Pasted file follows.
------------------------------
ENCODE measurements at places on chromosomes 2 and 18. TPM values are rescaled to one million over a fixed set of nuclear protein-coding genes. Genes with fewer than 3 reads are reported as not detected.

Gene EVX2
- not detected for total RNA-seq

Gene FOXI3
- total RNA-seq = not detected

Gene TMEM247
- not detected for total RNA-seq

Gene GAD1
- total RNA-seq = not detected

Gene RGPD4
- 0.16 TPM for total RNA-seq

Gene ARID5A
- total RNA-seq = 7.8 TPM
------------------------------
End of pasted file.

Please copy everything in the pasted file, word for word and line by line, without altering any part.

ENCODE measurements at places on chromosomes 2 and 18. TPM values are rescaled to one million over a fixed set of nuclear protein-coding genes. Genes with fewer than 3 reads are reported as not detected.

Gene EVX2
- not detected for total RNA-seq

Gene FOXI3
- total RNA-seq = not detected

Gene TMEM247
- not detected for total RNA-seq

Gene GAD1
- total RNA-seq = not detected

Gene RGPD4
- 0.16 TPM for total RNA-seq

Gene ARID5A
- total RNA-seq = 7.8 TPM